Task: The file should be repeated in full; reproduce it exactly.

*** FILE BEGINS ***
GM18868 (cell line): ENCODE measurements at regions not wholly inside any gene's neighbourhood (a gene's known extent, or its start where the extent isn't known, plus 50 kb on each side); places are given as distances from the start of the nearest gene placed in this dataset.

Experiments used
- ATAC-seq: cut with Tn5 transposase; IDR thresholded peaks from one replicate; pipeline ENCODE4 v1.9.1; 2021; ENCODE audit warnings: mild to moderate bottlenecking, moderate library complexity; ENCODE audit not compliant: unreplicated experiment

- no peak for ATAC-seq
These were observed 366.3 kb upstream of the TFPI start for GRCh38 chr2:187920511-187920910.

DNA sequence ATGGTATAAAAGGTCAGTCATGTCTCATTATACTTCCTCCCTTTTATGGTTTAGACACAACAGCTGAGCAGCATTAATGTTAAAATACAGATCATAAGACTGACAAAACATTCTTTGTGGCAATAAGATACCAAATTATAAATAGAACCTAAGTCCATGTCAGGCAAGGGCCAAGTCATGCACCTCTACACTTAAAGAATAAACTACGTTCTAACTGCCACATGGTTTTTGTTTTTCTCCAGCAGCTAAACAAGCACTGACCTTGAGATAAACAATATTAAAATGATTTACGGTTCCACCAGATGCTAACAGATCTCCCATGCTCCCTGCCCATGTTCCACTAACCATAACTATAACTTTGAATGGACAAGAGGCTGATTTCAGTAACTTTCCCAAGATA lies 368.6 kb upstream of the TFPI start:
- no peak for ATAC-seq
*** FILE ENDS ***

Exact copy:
GM18868 (cell line): ENCODE measurements at regions not wholly inside any gene's neighbourhood (a gene's known extent, or its start where the extent isn't known, plus 50 kb on each side); places are given as distances from the start of the nearest gene placed in this dataset.

Experiments used
- ATAC-seq: cut with Tn5 transposase; IDR thresholded peaks from one replicate; pipeline ENCODE4 v1.9.1; 2021; ENCODE audit warnings: mild to moderate bottlenecking, moderate library complexity; ENCODE audit not compliant: unreplicated experiment

- no peak for ATAC-seq
These were observed 366.3 kb upstream of the TFPI start for GRCh38 chr2:187920511-187920910.

DNA sequence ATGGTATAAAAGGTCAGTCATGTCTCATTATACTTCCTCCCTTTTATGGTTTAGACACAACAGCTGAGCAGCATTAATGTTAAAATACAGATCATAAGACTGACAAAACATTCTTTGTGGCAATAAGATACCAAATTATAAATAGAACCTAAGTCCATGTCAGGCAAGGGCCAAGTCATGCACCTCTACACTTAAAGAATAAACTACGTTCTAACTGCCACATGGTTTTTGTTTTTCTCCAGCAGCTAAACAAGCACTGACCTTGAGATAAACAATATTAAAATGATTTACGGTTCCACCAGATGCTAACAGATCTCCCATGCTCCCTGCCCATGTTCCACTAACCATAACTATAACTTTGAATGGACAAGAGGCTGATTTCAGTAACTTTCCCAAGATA lies 368.6 kb upstream of the TFPI start:
- no peak for ATAC-seq